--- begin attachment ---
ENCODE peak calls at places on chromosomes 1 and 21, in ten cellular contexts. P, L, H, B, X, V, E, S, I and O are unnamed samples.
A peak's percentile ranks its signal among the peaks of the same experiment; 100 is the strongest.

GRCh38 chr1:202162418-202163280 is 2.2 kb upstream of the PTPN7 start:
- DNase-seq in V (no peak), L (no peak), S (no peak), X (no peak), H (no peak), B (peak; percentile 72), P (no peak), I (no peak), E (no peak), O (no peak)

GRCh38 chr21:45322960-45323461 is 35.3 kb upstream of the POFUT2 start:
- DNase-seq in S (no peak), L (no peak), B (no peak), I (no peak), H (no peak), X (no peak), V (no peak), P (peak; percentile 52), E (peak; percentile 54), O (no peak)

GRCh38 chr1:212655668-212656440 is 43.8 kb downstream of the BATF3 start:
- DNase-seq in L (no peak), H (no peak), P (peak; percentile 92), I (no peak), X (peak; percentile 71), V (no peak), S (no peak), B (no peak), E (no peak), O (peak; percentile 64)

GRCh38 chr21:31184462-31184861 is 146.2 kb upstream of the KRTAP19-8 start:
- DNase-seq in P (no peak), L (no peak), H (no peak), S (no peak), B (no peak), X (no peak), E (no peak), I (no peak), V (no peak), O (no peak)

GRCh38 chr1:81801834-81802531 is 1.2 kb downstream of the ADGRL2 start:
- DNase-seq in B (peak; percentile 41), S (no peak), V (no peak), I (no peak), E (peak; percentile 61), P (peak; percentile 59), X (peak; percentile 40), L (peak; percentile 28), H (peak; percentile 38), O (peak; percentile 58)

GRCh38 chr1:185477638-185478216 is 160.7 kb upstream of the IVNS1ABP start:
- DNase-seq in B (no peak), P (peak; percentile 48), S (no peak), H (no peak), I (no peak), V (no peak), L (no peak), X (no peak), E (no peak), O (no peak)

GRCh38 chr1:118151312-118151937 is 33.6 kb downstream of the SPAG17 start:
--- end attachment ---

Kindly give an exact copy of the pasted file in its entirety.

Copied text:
ENCODE peak calls at places on chromosomes 1 and 21, in ten cellular contexts. P, L, H, B, X, V, E, S, I and O are unnamed samples.
A peak's percentile ranks its signal among the peaks of the same experiment; 100 is the strongest.

GRCh38 chr1:202162418-202163280 is 2.2 kb upstream of the PTPN7 start:
- DNase-seq in V (no peak), L (no peak), S (no peak), X (no peak), H (no peak), B (peak; percentile 72), P (no peak), I (no peak), E (no peak), O (no peak)

GRCh38 chr21:45322960-45323461 is 35.3 kb upstream of the POFUT2 start:
- DNase-seq in S (no peak), L (no peak), B (no peak), I (no peak), H (no peak), X (no peak), V (no peak), P (peak; percentile 52), E (peak; percentile 54), O (no peak)

GRCh38 chr1:212655668-212656440 is 43.8 kb downstream of the BATF3 start:
- DNase-seq in L (no peak), H (no peak), P (peak; percentile 92), I (no peak), X (peak; percentile 71), V (no peak), S (no peak), B (no peak), E (no peak), O (peak; percentile 64)

GRCh38 chr21:31184462-31184861 is 146.2 kb upstream of the KRTAP19-8 start:
- DNase-seq in P (no peak), L (no peak), H (no peak), S (no peak), B (no peak), X (no peak), E (no peak), I (no peak), V (no peak), O (no peak)

GRCh38 chr1:81801834-81802531 is 1.2 kb downstream of the ADGRL2 start:
- DNase-seq in B (peak; percentile 41), S (no peak), V (no peak), I (no peak), E (peak; percentile 61), P (peak; percentile 59), X (peak; percentile 40), L (peak; percentile 28), H (peak; percentile 38), O (peak; percentile 58)

GRCh38 chr1:185477638-185478216 is 160.7 kb upstream of the IVNS1ABP start:
- DNase-seq in B (no peak), P (peak; percentile 48), S (no peak), H (no peak), I (no peak), V (no peak), L (no peak), X (no peak), E (no peak), O (no peak)

GRCh38 chr1:118151312-118151937 is 33.6 kb downstream of the SPAG17 start: